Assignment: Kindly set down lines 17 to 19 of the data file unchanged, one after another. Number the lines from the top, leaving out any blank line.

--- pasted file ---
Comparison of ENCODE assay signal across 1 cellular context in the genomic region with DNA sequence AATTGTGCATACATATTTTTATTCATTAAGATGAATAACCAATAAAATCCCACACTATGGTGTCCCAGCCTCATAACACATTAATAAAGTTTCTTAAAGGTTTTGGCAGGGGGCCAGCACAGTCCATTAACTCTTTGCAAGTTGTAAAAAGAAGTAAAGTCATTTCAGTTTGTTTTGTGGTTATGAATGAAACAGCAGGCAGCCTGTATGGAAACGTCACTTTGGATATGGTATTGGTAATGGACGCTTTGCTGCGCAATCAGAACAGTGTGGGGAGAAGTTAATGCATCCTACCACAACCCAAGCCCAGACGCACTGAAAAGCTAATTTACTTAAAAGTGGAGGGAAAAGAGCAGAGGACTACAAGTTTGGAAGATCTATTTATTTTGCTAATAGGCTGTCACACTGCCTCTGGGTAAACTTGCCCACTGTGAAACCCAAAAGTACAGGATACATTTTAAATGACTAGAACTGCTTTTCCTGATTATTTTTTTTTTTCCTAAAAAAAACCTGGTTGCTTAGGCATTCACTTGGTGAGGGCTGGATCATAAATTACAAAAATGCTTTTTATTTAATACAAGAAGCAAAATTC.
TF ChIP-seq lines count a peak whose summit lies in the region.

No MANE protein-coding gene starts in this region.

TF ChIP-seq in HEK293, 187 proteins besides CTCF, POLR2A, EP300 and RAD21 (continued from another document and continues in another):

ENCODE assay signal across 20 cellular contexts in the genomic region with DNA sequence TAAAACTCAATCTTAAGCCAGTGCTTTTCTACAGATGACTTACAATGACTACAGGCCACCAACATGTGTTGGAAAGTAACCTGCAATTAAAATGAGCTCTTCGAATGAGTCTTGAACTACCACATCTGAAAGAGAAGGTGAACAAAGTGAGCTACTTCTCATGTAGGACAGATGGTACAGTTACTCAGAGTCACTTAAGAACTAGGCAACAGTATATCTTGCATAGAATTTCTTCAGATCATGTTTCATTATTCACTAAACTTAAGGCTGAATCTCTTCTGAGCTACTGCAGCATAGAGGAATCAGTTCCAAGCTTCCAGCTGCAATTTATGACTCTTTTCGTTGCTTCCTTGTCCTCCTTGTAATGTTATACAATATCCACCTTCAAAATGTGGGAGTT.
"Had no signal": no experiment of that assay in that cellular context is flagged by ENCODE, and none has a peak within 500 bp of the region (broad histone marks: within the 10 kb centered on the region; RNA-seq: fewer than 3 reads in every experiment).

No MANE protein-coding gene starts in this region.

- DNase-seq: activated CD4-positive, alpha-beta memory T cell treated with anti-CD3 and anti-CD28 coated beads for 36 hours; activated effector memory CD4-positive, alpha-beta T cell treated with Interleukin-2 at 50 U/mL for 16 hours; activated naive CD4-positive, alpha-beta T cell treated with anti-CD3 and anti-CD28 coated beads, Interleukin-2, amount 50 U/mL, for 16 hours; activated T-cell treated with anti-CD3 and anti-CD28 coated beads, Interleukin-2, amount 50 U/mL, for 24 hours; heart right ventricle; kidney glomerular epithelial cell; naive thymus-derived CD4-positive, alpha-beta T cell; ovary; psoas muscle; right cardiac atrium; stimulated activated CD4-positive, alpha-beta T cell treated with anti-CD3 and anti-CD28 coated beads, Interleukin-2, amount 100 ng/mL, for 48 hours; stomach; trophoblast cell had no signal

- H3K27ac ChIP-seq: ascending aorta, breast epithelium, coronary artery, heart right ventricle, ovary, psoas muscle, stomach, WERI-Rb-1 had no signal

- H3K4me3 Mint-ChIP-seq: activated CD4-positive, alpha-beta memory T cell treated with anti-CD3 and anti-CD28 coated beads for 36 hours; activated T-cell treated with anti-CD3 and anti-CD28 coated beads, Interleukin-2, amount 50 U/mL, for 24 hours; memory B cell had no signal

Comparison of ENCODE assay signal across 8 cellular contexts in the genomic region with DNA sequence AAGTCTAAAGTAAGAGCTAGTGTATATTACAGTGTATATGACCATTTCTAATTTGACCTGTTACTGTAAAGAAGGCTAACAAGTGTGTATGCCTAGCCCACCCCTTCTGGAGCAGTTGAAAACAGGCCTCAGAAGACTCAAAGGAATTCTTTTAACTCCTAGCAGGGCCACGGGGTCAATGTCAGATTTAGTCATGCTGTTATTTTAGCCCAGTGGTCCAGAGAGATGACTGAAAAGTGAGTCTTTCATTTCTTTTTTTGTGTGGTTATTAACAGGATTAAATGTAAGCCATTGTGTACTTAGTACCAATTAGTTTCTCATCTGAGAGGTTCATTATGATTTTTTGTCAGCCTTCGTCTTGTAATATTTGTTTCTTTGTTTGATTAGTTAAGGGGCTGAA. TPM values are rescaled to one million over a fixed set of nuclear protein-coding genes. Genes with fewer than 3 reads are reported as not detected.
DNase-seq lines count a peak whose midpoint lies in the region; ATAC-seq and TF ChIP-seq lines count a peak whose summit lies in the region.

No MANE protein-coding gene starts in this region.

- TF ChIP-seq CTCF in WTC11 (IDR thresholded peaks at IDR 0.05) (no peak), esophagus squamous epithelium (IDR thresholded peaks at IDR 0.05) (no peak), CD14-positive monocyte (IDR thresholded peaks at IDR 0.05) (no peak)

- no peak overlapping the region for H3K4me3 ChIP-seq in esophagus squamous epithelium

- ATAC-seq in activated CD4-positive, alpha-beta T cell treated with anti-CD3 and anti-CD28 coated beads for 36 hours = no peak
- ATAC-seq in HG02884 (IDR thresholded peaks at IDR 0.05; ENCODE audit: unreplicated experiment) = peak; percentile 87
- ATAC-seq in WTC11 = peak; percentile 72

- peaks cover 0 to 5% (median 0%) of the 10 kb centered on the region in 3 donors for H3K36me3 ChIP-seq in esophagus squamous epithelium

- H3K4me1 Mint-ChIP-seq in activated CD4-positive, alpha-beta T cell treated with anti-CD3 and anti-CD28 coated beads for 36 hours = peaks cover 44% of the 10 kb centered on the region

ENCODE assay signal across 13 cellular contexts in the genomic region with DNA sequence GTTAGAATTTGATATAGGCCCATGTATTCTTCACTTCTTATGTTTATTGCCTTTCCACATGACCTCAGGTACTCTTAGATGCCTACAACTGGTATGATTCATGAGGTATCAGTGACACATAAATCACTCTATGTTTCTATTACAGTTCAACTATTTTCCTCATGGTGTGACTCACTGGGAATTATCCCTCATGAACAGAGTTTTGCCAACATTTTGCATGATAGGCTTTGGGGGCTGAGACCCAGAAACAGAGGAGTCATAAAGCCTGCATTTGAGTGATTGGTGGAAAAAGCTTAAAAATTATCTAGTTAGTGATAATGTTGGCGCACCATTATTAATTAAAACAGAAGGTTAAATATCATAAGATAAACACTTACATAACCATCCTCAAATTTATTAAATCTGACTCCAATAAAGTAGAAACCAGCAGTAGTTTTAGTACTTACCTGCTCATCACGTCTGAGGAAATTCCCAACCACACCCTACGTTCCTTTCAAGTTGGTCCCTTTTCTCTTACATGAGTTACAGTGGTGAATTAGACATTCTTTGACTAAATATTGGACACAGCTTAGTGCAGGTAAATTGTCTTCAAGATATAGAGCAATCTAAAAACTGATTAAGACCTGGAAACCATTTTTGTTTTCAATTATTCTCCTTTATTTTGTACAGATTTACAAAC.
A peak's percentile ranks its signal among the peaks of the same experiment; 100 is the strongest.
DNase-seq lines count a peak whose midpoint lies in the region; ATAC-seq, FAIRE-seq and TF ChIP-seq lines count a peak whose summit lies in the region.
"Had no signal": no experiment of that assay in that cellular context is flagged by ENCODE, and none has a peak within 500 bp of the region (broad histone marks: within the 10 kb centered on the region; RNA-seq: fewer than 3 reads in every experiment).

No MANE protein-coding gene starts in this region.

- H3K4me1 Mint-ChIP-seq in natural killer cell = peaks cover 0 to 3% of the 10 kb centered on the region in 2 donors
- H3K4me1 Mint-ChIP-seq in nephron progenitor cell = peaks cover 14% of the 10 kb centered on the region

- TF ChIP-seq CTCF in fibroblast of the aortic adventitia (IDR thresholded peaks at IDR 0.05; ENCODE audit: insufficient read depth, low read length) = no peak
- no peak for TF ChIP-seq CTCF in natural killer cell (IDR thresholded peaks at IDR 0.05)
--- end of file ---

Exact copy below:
- ATAC-seq in HG02884 (IDR thresholded peaks at IDR 0.05; ENCODE audit: unreplicated experiment) = peak; percentile 87
- ATAC-seq in WTC11 = peak; percentile 72

- peaks cover 0 to 5% (median 0%) of the 10 kb centered on the region in 3 donors for H3K36me3 ChIP-seq in esophagus squamous epithelium